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Eviction Notice: It’s Both Easier and Harder Than You Think | Ep 19

James and Jessi in front a drawn house with an eviction notice
In this episode, we delve into the challenging aspects of being landlords, including evicting a non-paying tenant. James shares his journey to the courthouse to file for eviction, emphasizing the importance of the eviction process, tenant communication, and how such situations are handled legally. This episode encapsulates the realities of real estate investment, the landlord-tenant relationship, and offers insights into dealing with non-paying tenants while highlighting our personal experiences and strategies for managing rental properties.

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Show Notes

  • 00:00 Welcome
  • 02:33 The Realities of Being a Landlord: Eviction Stories
  • 09:23 Navigating Tenant Issues and Eviction Processes
  • 13:26 A Look Back: First Eviction Experience
  • 16:59 The Eviction Process: A Detailed Walkthrough
  • 20:17 Reflections and Future Steps for a Landlord

Key Lessons

  1. Keep your cool even under legal heat: Eviction proceedings can be a mix of emotion and procedural rigor. By staying composed and ensuring all legal boxes are checked, you stand a better chance of prevailing without unnecessary drama.
  2. Patience is more than a virtue; it's a strategy: Even when the process drags on, understanding the full extent of eviction procedures can help you manage expectations and prepare for each phase effectively. Knowing that initial hearings might not resolve the issue can save you from premature celebration or despair.
  3. The paperwork is mightier than the sword: Always double-check that your notices include all occupants to avoid legal loopholes that could delay proceedings. A simple oversight in eviction documents can turn a quick resolution into a prolonged battle.
  4. Preparation meets opportunity... in court: Showing up prepared with evidence and proper documentation is half the battle. Ensure you can prove claims like continued tenancy to avoid reliance on a no-show victory, which might not always be granted.
  5. Safety first, even if it means stepping back: In volatile situations, assess the safety risks before proceeding with confrontational actions like evictions or property repairs. Sometimes, the wisest course of action is to delay repairs until the environment is secure.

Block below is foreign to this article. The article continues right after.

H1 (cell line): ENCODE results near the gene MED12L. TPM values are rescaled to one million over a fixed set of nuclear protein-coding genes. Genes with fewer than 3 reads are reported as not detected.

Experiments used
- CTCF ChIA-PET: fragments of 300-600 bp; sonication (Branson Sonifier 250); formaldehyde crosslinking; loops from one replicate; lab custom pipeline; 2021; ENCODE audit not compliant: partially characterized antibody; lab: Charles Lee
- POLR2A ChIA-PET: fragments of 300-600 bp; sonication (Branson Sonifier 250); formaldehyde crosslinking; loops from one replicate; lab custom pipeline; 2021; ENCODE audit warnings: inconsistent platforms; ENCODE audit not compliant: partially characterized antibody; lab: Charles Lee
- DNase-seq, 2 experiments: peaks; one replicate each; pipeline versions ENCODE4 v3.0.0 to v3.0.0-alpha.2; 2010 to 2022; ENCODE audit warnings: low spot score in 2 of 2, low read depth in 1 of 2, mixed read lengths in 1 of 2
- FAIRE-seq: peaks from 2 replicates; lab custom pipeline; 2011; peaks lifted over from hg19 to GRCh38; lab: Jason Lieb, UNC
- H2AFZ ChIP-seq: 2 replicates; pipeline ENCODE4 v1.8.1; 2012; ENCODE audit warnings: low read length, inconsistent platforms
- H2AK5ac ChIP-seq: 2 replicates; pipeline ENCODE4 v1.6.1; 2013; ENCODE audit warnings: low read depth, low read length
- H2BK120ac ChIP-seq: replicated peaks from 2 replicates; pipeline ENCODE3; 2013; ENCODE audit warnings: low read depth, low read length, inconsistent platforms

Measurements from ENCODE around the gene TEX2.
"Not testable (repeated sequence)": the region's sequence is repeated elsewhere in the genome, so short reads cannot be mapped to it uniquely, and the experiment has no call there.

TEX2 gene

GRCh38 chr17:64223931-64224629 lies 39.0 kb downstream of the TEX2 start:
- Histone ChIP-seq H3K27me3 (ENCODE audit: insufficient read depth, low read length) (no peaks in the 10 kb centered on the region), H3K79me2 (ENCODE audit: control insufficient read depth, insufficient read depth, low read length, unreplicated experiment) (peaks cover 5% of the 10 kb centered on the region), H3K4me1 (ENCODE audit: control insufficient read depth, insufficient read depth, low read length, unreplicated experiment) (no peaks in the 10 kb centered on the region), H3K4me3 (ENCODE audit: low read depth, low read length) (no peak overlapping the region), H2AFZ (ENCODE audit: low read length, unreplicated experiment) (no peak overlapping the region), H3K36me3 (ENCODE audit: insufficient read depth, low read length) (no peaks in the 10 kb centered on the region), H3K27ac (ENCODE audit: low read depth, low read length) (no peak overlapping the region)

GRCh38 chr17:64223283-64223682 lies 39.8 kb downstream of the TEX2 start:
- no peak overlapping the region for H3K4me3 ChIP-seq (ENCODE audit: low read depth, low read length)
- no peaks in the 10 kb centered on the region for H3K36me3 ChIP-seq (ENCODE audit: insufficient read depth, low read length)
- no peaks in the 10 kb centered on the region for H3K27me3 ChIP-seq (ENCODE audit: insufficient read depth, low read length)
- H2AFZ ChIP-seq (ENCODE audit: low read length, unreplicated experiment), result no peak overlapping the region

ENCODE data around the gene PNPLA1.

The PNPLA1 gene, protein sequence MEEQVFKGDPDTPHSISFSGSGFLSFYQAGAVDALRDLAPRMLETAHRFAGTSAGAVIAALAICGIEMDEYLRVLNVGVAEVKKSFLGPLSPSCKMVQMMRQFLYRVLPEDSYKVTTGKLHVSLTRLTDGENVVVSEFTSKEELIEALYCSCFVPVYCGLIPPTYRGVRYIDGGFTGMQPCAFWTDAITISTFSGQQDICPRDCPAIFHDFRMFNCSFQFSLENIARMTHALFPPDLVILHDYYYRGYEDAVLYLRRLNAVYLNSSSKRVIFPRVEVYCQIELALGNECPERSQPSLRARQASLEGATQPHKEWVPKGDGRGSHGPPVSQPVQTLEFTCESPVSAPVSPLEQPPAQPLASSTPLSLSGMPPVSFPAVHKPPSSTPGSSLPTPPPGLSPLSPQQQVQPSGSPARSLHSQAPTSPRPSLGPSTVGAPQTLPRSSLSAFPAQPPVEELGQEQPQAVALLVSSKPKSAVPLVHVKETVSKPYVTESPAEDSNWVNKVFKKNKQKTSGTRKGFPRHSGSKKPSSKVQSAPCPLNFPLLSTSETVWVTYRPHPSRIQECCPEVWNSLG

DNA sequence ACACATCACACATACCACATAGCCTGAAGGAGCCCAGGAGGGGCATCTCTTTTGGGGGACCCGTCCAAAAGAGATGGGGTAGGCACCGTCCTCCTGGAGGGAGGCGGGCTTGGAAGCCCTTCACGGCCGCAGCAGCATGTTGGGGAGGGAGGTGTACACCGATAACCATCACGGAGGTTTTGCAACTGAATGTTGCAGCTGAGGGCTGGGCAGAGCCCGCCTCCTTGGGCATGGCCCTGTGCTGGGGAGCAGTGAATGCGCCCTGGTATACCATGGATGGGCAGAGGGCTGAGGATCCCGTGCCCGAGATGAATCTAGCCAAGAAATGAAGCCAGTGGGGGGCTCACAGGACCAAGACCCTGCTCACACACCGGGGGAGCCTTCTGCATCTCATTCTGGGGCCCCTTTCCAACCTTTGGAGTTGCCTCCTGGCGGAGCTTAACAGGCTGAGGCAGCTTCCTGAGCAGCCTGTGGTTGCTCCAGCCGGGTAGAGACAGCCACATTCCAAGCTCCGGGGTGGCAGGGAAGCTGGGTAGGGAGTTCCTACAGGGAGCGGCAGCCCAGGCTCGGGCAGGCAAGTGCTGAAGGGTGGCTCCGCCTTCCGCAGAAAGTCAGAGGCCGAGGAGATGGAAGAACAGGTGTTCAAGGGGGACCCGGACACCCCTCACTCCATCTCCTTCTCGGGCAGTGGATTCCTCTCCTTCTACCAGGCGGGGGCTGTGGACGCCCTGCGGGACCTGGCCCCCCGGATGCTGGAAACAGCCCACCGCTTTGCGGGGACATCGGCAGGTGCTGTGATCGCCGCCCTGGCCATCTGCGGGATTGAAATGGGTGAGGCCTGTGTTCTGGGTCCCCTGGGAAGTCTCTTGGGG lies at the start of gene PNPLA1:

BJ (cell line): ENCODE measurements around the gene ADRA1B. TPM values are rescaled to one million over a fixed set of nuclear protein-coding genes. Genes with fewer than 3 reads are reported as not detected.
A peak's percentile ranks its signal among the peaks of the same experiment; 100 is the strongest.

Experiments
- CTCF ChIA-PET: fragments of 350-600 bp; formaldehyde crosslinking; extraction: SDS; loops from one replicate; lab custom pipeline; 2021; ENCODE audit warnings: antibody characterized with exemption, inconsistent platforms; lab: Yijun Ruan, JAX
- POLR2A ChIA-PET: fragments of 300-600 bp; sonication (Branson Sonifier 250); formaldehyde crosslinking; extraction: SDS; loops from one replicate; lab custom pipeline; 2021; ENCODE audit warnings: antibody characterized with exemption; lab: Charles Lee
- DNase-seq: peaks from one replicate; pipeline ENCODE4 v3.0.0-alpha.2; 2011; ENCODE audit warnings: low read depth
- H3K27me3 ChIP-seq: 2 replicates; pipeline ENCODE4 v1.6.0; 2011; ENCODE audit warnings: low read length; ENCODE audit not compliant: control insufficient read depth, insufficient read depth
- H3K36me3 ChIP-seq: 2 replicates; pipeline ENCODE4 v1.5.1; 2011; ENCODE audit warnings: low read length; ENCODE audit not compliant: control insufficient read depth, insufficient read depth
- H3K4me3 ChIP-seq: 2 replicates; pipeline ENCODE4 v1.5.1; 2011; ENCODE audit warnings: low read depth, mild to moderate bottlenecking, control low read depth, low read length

6. Communication can defuse escalation: Before reaching the point of eviction, open lines of communication can often lead to agreements that avoid the legal route altogether. Being proactive in discussions can save both time and emotional energy for everyone involved.

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Read the Transcript

James: Welcome to the Furlo Capital Real Estate Podcast, where we dive into the intricacies of passive real estate investing. And our mission is to equip people to invest wisely in both properties and people so that together we can build our wealth and improve housing. I'm James, and this is my wife, Jessi.

Jessi: Hi. I'm here and having a good hair day.

James: All right, sweet. We'll take advantage of that.

Jessi: Got lots of compliments today.

James: Yeah. Yeah. I blow

Jessi: dried. Oh, that's a thing. It takes like 40 minutes though. I'm just like, Oh my word. I'd rather sleep for the extra 40 minutes and just air dry my hair.

James: So what precipitated the blow dry decision?

Jessi: I don't know. I was up, I was up earlier this morning for some reason. I was like, Oh, I have a few extra minutes. Might as well blow dry. Let's

James: do it.

Jessi: I was waiting for you to bring the van back home so I could take some chairs back to the office.

James: That's true. And so

Jessi: I was like, all right, so I get credit on both ends.

James: I woke you up early.

Jessi: There you go.

James: And it took my time to get home so that you're

Jessi: the reason I had a good

James: welcome. I'll take credit for it. I was listening to a Cal Newport podcast today and he was talking about how there are artists who are ditching social media. And, and part of the reason is because they found that they were just chasing the likes.